Doyle said parent encouragement increases young voter turnout and that the point is to get someone to the polls once. “If a voter votes the first time that he [or she] is eligible to vote, they’ll make it a lifelong habit,” he said.

Twenty-eight-year-old Tyler Young of Fort Myers is an example of that. “My parents are voters, and so I went to my first election with my mom,” Young said. He voted in the 2018 midterms and said he will be voting this November.

Chantelle Bloise Elmahmoudi also believes parents should step up when it comes to voter involvement.

“I think that voting, in general, should be more talked about among family members because … it is not up to teachers to do all of the teaching about life to students,” she said.

Kari Lerner is chair of the Lee County Democratic Party and believes that young people don’t understand the importance of state and local governments.

“I think they didn’t realize that most school board elections and our judge elections were decided in the primary,” she said. “Everyone looks at the federal. And yet…it’s the local government that impacts your day-to-day lives.”

Michael Molczyk, an 18-year-old from Fort Myers, said he is not familiar with midterm elections. “Most local elections, I’m a little clueless about,” Molczyk said. “I do want to look more into it.”

Lerner said what should get young Democrats out to vote this year is the issue of body autonomy after the U.S. Supreme Court decision in Roe v. Wade.

“It enlightened them to the fact that our government requires ongoing participation,” Lerner said. “You can’t take anything for granted. And you can have what you thought was settled law, and it can be overturned in an election cycle.”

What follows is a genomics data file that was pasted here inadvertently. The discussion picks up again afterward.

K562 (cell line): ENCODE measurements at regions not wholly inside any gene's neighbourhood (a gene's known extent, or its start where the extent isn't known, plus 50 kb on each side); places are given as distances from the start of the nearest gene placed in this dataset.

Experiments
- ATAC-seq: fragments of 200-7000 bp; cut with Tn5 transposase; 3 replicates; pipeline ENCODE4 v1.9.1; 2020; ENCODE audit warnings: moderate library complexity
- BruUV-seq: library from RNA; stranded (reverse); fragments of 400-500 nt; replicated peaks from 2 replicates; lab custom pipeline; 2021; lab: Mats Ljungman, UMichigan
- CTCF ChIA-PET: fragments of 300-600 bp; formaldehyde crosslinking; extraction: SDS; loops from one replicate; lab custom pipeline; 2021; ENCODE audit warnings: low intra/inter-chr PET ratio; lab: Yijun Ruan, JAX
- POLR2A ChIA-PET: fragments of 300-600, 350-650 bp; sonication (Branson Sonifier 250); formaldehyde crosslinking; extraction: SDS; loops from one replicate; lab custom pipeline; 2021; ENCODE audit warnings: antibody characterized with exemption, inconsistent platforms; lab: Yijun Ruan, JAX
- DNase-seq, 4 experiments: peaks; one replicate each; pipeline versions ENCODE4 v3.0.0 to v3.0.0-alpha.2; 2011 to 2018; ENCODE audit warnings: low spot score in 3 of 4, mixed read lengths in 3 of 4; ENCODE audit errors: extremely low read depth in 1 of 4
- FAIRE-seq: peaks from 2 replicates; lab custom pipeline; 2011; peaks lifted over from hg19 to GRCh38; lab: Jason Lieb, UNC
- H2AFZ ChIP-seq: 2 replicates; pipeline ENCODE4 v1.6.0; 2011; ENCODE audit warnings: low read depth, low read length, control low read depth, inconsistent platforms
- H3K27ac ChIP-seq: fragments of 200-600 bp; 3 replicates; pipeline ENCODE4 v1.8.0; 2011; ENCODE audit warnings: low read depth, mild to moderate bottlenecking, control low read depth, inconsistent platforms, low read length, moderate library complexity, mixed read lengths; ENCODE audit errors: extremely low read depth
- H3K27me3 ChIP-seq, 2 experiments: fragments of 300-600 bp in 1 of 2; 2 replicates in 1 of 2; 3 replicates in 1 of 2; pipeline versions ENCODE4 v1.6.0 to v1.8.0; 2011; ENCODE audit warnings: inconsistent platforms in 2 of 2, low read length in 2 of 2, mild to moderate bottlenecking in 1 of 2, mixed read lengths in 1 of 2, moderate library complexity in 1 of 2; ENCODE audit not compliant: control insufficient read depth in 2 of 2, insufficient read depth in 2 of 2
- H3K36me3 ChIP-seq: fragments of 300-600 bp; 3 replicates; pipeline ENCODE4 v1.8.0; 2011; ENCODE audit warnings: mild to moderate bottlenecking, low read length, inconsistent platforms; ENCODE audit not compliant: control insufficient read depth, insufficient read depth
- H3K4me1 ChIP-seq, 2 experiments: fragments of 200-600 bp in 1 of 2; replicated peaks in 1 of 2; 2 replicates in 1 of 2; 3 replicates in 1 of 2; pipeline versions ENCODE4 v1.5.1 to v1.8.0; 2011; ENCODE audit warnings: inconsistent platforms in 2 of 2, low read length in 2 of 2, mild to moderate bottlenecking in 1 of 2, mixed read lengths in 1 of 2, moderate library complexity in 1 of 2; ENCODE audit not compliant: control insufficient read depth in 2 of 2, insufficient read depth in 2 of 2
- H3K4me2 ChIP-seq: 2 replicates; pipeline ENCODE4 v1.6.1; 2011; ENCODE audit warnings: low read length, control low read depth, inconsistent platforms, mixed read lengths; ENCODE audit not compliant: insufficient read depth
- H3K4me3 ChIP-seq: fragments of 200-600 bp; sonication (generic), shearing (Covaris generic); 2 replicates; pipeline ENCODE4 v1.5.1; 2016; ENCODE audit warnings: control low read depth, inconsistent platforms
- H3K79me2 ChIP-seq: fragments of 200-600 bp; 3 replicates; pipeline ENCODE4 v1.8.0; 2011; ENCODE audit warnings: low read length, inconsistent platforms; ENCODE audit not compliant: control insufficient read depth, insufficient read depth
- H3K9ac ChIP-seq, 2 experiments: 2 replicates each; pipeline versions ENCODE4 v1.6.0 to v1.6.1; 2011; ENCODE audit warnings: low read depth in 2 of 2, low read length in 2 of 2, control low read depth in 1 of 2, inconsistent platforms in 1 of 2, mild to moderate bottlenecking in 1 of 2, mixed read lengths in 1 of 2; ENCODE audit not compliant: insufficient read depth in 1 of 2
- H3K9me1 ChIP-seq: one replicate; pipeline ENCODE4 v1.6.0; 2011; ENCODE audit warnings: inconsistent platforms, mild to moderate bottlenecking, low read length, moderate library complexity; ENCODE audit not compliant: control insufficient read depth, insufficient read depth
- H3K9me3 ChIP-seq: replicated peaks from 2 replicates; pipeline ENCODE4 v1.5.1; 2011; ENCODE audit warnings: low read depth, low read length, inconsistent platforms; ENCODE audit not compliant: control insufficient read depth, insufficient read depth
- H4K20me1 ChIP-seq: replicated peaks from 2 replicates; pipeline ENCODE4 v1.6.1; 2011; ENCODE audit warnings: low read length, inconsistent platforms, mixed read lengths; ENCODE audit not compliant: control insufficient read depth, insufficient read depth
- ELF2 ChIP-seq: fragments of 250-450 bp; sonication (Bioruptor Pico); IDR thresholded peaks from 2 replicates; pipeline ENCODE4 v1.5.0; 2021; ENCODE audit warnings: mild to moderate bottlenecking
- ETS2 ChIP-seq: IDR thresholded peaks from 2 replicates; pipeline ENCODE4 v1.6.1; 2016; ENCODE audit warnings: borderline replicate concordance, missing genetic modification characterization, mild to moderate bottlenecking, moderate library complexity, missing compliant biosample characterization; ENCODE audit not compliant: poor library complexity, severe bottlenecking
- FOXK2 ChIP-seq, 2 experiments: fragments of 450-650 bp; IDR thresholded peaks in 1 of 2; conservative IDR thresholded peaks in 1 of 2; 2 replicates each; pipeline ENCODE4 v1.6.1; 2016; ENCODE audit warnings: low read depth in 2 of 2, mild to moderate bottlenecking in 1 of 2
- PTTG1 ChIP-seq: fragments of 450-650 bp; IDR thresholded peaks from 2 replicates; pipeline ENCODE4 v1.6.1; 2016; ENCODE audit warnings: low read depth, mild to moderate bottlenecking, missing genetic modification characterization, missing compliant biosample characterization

Scott Santamaria, founder and president of Gulf State Strategies in Tallahassee, said the youth voting bloc is extremely unreliable. He said he has consulted for Republican candidates for more than 20 years, and identified the Republican voting bloc as 55 and older.

“The younger the voter, the lower down the priority list they really are,” he said. “Now, we always try to push them to vote, but very rarely does it work.”

“The younger the voter, the lower down the priority list they really are. Now, we always try to push them to vote, but very rarely does it work.”
Scott Santamaria, founder and president of Gulf State Strategies in Tallahassee

One struggle with getting young people to the polls is that they’re starting to veer away from the two major parties. The members of Generation Z and the younger Millennials tend to be liberal or apolitical or antipolitical, according to Santamaria.

“They see what is going on with both parties, and they don’t like it…so they tend not to vote,” he added.

“The younger [voters] are not picking a party, a major party, because they don’t believe in it,” Lee Elections Supervisor Doyle said. “They don’t want to be labeled.” He added that the no-party affiliates are increasing steadily.

Lee County Elections data shows that in 2018, the two major parties were evenly split at about 8,000 young voters per party. There were 7,281 voters who were not affiliated with a major party, an increase from 3,665 in 2014.

Historically, midterm election turnouts are always lower than the presidential election.

“Except, this year you’ve got an energy level on the Republican side because the Biden administration is going after President Trump,” Santamaria said. “On the left, you have the Supreme Court decision of Roe. Now, will that bring out the young voters? That’s always a question mark.”

Santamaria added that elections are about saturation. He said that 95 to 98% of congressional seats are safe because the office holders will be re-elected without having to campaign too aggressively. He said those incumbents don’t need to spend the money that presidential candidates have to spend, so midterm elections aren’t as visible to the public.

“People will not pay attention to elections until you throw 20 mail pieces at them,” Santamaria said.

Still politics and elections can be full of surprises, and so could turnout among certain age groups, according to FGCU's Ross.

“There’s no real way to know until the election comes,” he said.

WGCU is your trusted source for news and information in Southwest Florida. We are a nonprofit public service, and your support is more critical than ever. Keep public media strong and donate now. Thank you.
Gwendolyn Salata is an FGCU journalism student.